Your biggest concern along with venting the spray area is to keep dust and dirt from entering the finish area. To accomplish this, you need a slight positive pressure in the finish area. The make up fan needs to bring in more air than you are exhausting. (This air also needs to be filtered). When doors to the finish area are opened, air will flow out. The same applies to leakage of air around windows or other small openings to the surrounding space. If the finish area were in a neutral or negative pressure, dirt and dust would enter the area.

Fan pressures are measured in very small amounts. A pressure of 0.3 psi is generally sufficient to provide a positive pressure and keep out dirt and dust.

Just think about positive and negative pressures, and remember that air at a higher pressure will always try to flow to a lower pressure area, equalize, so pressures are equal. Like air in a balloon, the air inside is pushing against all sides of the balloon, attempting to get to the lower pressure outside. Also, remember that as air flows, dust and dirt flow with it.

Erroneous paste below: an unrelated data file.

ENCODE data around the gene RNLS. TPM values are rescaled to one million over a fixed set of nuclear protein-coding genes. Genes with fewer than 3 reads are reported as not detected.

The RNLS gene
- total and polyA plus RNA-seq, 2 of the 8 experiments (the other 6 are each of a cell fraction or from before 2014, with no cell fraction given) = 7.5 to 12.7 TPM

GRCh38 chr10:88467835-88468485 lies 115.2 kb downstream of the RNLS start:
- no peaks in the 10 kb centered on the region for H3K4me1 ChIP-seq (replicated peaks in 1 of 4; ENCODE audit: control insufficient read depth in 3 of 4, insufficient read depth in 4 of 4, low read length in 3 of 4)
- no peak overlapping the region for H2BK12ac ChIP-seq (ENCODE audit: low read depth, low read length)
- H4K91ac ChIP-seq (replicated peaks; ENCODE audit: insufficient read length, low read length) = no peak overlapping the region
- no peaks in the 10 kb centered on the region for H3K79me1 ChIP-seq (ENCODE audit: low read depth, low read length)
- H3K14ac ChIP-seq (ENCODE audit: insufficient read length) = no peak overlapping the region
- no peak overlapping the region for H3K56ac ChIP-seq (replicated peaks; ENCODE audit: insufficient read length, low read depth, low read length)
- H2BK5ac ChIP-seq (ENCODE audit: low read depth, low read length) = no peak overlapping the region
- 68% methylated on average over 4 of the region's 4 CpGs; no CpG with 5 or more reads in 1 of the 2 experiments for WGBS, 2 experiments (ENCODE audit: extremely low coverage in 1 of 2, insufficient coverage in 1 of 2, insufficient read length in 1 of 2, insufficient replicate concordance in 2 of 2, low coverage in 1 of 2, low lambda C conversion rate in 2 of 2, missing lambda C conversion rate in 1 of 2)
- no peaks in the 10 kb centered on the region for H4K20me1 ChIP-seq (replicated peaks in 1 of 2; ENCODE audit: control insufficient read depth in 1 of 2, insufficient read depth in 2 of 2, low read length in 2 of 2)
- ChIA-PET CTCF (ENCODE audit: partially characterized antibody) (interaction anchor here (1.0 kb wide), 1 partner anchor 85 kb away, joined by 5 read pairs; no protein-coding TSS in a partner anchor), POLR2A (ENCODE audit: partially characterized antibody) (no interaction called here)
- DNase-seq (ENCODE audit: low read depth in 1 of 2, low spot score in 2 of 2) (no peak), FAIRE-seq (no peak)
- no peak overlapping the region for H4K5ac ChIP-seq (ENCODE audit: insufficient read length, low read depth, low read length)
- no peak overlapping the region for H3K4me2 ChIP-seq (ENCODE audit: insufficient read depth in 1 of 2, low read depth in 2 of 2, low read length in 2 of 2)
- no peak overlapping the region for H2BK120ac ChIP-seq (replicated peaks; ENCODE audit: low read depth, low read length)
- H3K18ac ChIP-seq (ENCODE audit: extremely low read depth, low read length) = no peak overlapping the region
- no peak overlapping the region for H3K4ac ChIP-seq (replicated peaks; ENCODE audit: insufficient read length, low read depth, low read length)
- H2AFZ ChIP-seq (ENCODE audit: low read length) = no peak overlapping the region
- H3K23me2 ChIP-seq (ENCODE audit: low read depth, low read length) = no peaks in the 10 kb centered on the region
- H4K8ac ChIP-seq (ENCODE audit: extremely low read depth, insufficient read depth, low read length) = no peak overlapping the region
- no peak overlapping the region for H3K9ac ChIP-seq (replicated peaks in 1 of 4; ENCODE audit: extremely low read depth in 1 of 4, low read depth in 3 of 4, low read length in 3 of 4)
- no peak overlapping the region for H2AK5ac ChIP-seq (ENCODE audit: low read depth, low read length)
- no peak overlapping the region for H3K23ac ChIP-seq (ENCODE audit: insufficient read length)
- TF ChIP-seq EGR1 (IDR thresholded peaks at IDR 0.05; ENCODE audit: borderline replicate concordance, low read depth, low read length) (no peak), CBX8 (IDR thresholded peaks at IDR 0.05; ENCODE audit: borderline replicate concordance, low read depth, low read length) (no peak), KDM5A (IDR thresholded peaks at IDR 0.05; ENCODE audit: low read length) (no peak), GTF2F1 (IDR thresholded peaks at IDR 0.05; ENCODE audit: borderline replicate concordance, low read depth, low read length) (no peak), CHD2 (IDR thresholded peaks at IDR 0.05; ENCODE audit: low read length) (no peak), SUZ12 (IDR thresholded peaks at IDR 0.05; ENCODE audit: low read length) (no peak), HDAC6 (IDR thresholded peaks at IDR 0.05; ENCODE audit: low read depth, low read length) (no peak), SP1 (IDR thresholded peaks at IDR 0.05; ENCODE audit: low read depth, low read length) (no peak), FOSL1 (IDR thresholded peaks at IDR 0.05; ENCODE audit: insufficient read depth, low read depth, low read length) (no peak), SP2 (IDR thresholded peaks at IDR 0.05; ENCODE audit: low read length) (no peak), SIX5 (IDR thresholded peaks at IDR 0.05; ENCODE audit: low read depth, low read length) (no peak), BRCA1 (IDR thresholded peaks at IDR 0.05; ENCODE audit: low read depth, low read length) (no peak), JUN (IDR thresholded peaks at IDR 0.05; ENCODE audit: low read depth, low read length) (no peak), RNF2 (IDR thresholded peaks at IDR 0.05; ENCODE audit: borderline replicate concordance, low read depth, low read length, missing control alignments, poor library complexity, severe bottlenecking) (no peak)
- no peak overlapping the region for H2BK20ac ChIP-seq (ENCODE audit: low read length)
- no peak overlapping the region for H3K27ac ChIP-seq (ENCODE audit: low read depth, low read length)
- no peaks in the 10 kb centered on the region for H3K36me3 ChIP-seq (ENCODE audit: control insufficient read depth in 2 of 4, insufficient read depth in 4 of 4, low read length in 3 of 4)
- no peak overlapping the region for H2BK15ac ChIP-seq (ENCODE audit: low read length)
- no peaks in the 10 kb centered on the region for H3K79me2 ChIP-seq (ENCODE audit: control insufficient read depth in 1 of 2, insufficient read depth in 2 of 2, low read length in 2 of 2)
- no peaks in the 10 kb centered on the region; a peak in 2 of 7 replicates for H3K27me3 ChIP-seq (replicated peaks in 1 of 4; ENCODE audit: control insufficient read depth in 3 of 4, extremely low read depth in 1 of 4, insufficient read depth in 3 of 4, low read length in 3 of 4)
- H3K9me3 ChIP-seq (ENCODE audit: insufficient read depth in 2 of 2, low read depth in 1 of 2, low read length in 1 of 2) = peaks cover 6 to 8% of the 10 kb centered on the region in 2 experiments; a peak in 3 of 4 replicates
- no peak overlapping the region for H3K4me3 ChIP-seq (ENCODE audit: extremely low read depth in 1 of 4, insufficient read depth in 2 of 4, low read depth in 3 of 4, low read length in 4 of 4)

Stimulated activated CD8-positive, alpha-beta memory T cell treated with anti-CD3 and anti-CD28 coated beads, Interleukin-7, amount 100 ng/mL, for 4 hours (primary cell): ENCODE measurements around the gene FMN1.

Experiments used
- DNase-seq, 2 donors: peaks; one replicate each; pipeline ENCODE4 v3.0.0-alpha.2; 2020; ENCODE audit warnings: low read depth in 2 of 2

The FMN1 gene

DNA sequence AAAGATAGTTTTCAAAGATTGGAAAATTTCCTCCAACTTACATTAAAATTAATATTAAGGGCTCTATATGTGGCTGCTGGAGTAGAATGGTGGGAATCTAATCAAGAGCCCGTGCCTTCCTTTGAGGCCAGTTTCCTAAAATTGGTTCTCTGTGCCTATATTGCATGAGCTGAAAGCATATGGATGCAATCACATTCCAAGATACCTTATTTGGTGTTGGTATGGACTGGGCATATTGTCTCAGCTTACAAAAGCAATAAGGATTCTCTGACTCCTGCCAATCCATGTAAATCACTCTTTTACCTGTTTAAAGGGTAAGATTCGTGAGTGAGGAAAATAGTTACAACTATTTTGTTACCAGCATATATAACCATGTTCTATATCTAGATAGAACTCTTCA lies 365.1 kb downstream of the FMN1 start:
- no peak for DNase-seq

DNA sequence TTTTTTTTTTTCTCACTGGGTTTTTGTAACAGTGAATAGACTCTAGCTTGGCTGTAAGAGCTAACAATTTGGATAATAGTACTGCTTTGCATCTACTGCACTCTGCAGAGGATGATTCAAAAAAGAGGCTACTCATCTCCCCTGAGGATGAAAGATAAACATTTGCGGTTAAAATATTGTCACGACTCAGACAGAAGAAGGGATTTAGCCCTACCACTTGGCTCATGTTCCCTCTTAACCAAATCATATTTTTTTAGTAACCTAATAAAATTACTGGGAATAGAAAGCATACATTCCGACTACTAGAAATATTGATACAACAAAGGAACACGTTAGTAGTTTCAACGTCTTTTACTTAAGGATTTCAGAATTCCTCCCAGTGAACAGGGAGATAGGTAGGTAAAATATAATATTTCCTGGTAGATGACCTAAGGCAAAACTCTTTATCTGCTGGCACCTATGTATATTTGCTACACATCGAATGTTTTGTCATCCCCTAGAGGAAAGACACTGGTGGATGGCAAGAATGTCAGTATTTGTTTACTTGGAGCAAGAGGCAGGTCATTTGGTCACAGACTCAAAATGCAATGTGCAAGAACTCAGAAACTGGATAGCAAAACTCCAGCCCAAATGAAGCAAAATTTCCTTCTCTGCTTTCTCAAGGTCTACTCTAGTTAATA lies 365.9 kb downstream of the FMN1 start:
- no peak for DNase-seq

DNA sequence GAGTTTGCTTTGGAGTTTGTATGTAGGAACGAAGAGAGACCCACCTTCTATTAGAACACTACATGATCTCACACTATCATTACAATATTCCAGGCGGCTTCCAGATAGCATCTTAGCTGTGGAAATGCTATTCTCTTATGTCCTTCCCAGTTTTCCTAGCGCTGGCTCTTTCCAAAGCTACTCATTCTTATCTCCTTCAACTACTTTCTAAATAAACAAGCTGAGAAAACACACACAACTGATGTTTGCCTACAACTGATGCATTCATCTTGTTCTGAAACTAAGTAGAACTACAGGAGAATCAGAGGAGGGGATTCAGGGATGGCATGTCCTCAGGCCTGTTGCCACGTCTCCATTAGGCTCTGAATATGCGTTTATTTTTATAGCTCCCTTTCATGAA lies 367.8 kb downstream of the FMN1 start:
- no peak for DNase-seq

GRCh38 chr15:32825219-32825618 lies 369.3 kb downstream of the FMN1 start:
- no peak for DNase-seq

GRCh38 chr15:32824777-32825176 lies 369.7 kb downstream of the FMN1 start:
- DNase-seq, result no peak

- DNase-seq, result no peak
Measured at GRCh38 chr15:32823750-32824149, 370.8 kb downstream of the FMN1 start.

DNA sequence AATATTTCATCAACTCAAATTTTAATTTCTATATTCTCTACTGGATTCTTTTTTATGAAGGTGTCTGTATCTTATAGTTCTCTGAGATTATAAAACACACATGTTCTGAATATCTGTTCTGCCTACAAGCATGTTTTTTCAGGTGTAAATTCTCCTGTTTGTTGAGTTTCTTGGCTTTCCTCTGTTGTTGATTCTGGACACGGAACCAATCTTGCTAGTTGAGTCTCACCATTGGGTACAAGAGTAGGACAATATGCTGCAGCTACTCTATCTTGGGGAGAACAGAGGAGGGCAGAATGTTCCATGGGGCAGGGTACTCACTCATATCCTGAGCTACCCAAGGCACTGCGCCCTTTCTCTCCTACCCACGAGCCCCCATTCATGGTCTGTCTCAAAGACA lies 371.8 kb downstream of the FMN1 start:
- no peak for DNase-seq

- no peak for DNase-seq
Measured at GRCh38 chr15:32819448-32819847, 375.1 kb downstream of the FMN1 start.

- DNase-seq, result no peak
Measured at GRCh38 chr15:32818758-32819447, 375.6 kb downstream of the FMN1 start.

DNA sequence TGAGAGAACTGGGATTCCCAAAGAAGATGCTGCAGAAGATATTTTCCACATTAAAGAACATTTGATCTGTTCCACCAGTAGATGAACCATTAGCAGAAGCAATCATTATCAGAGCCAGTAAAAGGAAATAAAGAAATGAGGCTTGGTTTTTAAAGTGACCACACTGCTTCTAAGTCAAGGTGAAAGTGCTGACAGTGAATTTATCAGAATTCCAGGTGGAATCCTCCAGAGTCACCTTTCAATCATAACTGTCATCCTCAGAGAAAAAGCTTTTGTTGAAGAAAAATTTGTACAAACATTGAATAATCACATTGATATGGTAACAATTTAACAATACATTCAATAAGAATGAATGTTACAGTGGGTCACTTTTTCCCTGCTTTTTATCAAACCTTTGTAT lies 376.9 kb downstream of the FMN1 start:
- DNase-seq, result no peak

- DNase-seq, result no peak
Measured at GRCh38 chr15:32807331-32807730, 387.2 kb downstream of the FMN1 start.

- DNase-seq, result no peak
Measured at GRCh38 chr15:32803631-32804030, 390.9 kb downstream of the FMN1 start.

This is pretty general information. I hope it helps!

From contributor R:
My shop is heated, cooled and dehumidified. My spray room is off of my main shop's controlled environment, so I only have to heat and cool it when I need to. My fan is a 2500 cfm seal motor (not explosion-proof) that is installed in the controlled environment of the shop. Clean, dry air is sucked into the fan, blown through a filter, then into the spray room, where I blow the fumes to the exterior (blowing them out rather than sucking them out), or with a slide of the hand, I can circulate air back into my shop. This way, one cheap fan and filter serves as paint room exhaust, dust filtration plus heat and air handler. I spray nitro-lacquer.

From contributor P:
The purpose of any fan type or style is to create a pressure difference. Because of this difference and the fact that air will move from an area of high pressure to low pressure, we are able to circulate air.